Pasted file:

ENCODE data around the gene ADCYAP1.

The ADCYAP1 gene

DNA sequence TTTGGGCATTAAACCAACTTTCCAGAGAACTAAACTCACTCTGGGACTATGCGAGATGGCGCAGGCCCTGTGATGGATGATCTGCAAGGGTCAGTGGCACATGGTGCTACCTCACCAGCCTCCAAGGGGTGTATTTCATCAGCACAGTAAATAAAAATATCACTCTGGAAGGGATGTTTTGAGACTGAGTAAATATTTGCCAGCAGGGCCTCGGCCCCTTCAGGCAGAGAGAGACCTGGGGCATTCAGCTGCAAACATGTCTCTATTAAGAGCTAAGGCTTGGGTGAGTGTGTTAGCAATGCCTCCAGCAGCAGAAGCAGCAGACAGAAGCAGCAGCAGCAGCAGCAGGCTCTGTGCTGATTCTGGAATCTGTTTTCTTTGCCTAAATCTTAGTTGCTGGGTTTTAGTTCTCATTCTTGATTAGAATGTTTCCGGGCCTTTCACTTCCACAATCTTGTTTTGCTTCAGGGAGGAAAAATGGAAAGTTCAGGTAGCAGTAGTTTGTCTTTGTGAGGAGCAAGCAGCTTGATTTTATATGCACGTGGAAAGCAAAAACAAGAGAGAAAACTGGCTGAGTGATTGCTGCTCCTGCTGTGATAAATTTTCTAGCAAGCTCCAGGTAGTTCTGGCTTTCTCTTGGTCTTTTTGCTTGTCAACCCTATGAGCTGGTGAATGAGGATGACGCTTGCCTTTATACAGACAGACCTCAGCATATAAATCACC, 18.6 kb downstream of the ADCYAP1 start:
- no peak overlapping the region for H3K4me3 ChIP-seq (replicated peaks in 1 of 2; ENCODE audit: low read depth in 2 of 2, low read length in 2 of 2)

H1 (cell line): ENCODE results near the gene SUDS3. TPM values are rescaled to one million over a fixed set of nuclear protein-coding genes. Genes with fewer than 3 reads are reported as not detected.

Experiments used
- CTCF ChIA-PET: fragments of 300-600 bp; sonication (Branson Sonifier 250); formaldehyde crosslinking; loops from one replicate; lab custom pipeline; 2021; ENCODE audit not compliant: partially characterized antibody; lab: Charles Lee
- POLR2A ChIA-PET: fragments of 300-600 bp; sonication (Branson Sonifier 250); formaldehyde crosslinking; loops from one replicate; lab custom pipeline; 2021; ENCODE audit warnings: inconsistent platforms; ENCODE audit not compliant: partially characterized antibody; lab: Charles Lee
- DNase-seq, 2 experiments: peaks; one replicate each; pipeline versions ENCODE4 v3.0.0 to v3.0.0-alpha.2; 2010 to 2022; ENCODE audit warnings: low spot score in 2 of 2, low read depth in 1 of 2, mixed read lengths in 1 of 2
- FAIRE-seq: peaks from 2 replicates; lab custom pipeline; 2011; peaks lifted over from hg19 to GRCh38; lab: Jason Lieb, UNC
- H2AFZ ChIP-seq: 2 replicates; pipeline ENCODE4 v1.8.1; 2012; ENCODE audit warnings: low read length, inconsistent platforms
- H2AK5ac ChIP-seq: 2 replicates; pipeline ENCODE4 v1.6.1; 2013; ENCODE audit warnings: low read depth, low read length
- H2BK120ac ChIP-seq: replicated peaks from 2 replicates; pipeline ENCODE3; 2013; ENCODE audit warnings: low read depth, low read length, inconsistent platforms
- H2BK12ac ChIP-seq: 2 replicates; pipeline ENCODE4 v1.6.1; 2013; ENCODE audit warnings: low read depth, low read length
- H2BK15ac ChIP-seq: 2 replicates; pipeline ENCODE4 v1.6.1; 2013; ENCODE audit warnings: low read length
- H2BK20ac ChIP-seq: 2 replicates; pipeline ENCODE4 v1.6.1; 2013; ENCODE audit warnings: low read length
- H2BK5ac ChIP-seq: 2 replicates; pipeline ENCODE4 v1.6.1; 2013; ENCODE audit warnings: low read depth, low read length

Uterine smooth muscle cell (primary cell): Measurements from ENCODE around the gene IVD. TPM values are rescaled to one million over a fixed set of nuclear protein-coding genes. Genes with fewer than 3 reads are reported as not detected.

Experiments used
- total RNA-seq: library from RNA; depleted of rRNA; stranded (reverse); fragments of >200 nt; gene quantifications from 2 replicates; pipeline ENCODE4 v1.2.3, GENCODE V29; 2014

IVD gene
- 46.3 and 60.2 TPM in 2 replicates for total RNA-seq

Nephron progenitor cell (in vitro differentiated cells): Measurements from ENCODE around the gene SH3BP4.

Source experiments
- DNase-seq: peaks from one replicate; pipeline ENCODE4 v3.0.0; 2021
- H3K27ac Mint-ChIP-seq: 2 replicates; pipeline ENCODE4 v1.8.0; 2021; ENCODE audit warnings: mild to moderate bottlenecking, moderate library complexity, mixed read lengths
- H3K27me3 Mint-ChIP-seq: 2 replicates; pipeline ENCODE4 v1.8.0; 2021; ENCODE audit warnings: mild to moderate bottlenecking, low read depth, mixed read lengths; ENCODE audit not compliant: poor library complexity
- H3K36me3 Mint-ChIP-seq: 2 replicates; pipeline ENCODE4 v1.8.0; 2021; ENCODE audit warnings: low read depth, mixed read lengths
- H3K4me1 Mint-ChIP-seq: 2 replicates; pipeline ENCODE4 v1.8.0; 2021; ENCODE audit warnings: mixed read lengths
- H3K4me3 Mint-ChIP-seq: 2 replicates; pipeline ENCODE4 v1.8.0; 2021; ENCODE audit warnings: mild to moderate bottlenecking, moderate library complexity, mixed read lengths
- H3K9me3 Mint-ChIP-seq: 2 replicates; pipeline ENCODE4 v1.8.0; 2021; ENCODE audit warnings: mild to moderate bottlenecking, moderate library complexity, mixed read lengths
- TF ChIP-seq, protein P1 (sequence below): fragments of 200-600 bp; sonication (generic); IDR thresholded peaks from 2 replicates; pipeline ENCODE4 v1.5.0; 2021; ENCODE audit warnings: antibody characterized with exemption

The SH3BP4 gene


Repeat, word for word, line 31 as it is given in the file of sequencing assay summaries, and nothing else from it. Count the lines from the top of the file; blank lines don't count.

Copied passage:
- H3K9me3 Mint-ChIP-seq: 2 replicates; pipeline ENCODE4 v1.8.0; 2021; ENCODE audit warnings: mild to moderate bottlenecking, moderate library complexity, mixed read lengths